We are all broken.It is just a question of how broken ? Will we allow God and His GRACE to come into our brokenness and bring healing?

    Reply
    • Great points and great questions! Thanks Ginger! I appreciate your support.

      Reply
  34. Alicia says:

    Thank you for this article. It has really helped me with personal reflection on my defense mechanisms I put up all of the time. I continuously do this not even knowing that I am always defending myself if someone corrects me. It is very frustrating since I have noticed that I have done this for years. I am going to try and try your three months corrective therapy suggestion with two important people in my life and see how it works.
    I have noticed that if you grow up with someone that defends themselves all of the time, I learned their negative tendencies that they have. I hope that I can break these bad habits and teach an old dog new tricks.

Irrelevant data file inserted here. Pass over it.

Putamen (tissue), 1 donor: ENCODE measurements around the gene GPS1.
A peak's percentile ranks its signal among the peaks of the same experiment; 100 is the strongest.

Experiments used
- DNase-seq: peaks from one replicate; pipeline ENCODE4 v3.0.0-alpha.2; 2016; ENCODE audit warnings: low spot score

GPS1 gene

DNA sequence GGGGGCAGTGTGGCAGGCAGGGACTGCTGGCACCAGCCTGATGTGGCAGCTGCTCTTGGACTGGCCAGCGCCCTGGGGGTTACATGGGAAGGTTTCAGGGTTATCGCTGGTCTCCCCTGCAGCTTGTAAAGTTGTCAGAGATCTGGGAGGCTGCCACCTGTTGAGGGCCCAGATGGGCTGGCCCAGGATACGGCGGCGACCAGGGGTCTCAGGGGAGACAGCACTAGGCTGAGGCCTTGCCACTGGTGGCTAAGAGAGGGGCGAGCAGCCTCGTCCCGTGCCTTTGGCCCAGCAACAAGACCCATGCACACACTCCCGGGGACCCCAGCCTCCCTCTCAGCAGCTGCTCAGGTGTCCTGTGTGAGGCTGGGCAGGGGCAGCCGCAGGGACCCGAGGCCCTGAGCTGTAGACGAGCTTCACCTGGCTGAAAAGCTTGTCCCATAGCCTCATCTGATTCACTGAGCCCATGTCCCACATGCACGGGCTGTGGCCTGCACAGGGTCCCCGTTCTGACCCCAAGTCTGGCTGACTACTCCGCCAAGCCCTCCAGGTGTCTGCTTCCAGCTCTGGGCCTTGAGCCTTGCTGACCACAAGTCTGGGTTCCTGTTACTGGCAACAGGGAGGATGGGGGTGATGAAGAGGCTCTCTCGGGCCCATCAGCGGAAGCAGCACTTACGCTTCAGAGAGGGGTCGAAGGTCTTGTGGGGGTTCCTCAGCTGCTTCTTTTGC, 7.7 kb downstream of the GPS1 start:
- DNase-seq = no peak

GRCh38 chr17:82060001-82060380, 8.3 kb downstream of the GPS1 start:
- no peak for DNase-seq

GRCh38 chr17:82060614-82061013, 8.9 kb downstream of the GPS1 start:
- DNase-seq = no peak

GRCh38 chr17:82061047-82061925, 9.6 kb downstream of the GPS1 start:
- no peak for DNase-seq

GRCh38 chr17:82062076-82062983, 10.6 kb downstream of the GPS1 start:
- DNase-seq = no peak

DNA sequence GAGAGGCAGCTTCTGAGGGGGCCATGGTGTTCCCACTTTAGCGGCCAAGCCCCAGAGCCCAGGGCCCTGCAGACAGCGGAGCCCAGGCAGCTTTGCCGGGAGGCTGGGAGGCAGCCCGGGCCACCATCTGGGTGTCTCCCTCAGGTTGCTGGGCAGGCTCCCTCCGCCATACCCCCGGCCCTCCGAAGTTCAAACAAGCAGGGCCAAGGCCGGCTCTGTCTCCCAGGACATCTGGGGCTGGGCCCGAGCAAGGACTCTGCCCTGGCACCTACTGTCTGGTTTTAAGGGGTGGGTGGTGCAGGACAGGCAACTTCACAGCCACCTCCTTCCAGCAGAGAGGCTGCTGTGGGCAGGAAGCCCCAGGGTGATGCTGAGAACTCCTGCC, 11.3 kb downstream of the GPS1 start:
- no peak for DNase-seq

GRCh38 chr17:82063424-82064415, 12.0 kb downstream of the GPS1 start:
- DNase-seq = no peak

Thanks again for sharing your wisdom.
    Best regards

    Reply
    • It’s hard kicking those old habits, but so worth it. Thanks Alicia!

      Reply
  35. Marie says:

    What do you do when both you and your husband are extremely defensive? It has affected our business as well as our marriage. I need to become more active with my husbands business..he needs help.. But almost 100% of anything I try to fix (& a lot needs to be fixed) he responds defensively and is extremely argumentitive. Makes me not want to contribute and help even tho he needs help so bad!
    And then of course I get defensive. It’s an ugly cycle that we can’t seem to break. We are in dire need of help and I don’t know where to turn!

    Reply
    • Great question Marie. Defensiveness is rooted in pride. It might be time to eat your own cooking and show him with actions what humility looks like. Be patient in this and when the time is right, ask him for permission to discuss a specific issue that is causing you hurt. Remember, growth is extremely painful from those who don’t want to grow. Compassion works wonders. The Bible says, “A gentle response turns away wrath.”

      Reply
  36. Julie says: